This week, one important lesson of Beha'alotecha is that there are times when we have to do even more than shine our own lights: we have to become lamp-lighters, the kinds of people who can ignite flames in others, causing light to spread far and wide.
This week's Torah portion, Beha'alotecha, begins with the command to Aaron: "When you raise light in the lamps..." (Numbers 8:2). The Torah is talking about lighting the physical, seven-branched menorah used in the portable sanctuary set up by the Israelites in the wilderness. But, the medieval commentator Rashi adds a layer of spiritual significance of the verse, noting that the word "beha'alotecha" comes from the Hebrew word olah (meaning, ascending/rising), and reading this verse as explaining that a lamp-lighter must hold the flame to the wick until a flame arises of its own accord.
Last week as we brought in Shabbat together at our Virtual Candle-Lighting, we sang the words "This little light of mine, I'm gonna let it shine" (a gospel song from the 1920s that was adapted and used widely in connection with the civil rights movement). This week, one important lesson of Beha'alotecha is that there are times when we have to do even more than shine our own lights: we have to become lamp-lighters, the kinds of people who can ignite flames in others, causing light to spread far and wide.
If we didn't know it already, the events of the last two weeks have driven home the point that we are witnessing -- and living -- history-in-the-making right now. This is a time to be fully alert and awake to the possibilities for justice that are emerging faster than most of us could have imagined. Light is spreading fast as new ideas and conversations take hold, and we have the opportunity to serve as lamp-lighters, conveyors of the light, in a variety of different ways.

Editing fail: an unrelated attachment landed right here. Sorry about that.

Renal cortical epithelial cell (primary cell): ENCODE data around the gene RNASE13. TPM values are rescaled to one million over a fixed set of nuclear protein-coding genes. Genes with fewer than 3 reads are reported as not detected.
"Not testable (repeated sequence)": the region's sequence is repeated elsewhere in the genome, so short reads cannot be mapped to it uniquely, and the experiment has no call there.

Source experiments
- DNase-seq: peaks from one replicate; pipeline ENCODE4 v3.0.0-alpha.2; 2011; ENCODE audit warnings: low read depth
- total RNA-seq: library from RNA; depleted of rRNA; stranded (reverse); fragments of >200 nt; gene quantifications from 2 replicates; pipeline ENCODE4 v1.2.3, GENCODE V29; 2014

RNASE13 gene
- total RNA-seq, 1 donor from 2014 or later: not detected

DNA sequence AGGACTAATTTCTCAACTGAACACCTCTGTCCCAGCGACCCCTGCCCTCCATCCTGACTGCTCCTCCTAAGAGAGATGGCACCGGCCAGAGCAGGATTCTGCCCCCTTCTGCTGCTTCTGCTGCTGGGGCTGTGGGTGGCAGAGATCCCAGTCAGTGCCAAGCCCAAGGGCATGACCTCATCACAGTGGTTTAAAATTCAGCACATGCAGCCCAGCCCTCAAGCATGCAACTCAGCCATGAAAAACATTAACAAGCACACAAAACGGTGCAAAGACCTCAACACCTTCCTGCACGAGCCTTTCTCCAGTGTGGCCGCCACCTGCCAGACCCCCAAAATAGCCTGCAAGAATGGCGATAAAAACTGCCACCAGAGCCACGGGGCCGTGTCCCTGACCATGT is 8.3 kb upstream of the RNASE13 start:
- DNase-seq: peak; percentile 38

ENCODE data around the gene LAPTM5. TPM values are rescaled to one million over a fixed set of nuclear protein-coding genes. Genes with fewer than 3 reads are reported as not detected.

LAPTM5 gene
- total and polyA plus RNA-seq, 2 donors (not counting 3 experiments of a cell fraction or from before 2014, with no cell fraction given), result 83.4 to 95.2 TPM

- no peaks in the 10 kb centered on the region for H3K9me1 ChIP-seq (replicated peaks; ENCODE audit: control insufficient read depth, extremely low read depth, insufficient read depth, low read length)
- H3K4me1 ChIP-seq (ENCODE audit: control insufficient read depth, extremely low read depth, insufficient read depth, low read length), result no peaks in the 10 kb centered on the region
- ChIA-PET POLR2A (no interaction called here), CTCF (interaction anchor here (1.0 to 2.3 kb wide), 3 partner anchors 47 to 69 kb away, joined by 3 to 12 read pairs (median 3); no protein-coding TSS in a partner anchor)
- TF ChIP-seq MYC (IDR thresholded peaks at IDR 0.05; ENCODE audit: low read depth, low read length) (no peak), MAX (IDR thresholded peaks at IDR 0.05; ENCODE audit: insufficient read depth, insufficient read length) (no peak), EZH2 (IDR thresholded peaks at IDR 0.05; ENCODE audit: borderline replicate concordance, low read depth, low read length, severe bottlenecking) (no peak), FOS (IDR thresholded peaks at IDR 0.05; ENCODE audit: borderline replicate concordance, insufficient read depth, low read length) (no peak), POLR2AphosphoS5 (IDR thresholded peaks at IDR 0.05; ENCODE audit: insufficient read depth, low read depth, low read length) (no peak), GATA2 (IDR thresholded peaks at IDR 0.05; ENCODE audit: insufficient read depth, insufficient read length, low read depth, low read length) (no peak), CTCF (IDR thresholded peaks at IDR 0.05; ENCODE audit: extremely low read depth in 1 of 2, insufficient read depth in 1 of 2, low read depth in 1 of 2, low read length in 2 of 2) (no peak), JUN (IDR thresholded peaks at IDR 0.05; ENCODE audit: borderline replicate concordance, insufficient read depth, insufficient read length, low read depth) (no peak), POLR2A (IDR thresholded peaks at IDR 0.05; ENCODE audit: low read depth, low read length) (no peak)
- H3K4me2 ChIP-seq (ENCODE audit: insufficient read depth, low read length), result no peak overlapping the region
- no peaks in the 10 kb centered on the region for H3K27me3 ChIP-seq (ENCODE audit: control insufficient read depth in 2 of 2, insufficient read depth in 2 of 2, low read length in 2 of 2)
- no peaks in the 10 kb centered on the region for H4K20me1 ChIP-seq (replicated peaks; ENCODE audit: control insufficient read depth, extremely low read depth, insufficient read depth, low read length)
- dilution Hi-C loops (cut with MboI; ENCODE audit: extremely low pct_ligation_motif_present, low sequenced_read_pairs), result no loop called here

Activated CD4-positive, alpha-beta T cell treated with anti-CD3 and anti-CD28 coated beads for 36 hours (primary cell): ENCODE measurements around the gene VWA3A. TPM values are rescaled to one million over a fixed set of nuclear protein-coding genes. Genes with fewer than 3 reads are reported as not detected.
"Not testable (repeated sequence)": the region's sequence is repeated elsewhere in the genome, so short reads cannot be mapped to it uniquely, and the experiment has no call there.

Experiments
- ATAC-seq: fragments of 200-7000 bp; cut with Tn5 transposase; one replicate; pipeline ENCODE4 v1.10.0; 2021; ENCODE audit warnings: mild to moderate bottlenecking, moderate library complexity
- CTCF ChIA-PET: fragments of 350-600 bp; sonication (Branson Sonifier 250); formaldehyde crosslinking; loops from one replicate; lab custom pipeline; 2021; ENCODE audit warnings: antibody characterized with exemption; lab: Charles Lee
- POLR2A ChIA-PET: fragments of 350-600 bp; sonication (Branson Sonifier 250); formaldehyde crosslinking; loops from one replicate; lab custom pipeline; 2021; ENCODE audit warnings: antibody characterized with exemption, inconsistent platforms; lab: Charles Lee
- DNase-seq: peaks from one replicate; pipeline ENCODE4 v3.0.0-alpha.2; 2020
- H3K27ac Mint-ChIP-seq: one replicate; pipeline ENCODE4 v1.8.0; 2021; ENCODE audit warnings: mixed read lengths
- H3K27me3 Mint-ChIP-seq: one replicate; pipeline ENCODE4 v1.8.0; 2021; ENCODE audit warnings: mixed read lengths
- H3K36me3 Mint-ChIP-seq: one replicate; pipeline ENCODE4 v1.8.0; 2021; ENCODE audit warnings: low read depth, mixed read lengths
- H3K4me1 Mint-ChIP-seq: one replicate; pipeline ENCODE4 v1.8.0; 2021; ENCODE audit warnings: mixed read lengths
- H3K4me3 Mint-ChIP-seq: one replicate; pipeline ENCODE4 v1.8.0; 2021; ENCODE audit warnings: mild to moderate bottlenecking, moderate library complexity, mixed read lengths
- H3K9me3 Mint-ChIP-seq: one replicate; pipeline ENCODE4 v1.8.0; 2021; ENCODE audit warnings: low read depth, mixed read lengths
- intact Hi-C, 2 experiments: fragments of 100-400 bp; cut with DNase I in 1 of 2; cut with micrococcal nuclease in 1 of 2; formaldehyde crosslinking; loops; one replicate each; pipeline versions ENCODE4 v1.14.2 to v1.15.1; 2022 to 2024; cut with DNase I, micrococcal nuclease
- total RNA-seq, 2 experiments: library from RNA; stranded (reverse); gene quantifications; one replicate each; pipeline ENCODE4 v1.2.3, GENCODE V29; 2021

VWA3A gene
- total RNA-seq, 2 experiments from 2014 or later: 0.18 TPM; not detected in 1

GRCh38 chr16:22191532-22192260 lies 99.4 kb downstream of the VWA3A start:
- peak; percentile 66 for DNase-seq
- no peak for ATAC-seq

We all strive to stand on the side of right, taking an active stance against racism and hatred, and spreading the light of justice, peace and equity. Of course, we acknowledge that this may look different for each of us, given not only our different interests and the range of ideas we may hold about the best public policy solutions, but also the complexity of this COVID-19 moment (when different individuals will need to make different decisions about the risks of showing up at public marches and protests). There is no one-size-fits-all way to show up in this historic moment and help spread the light... just an imperative that each of us must aspire to be lamp-lighters to the best of our ability!
This week, the two of us participated in "interfaith protest chaplaincy" (together with colleagues from other faith traditions), spending time in the area of Capitol Hill now known as "the Autonomous Zone." There, we were witness to a remarkable gathering of humans from all backgrounds and all walks of life... a continuous teach-in, with face-masks and food being distributed freely, with medics and legal advisors circulating, with volunteers picking up trash and scrubbing graffiti off of storefronts.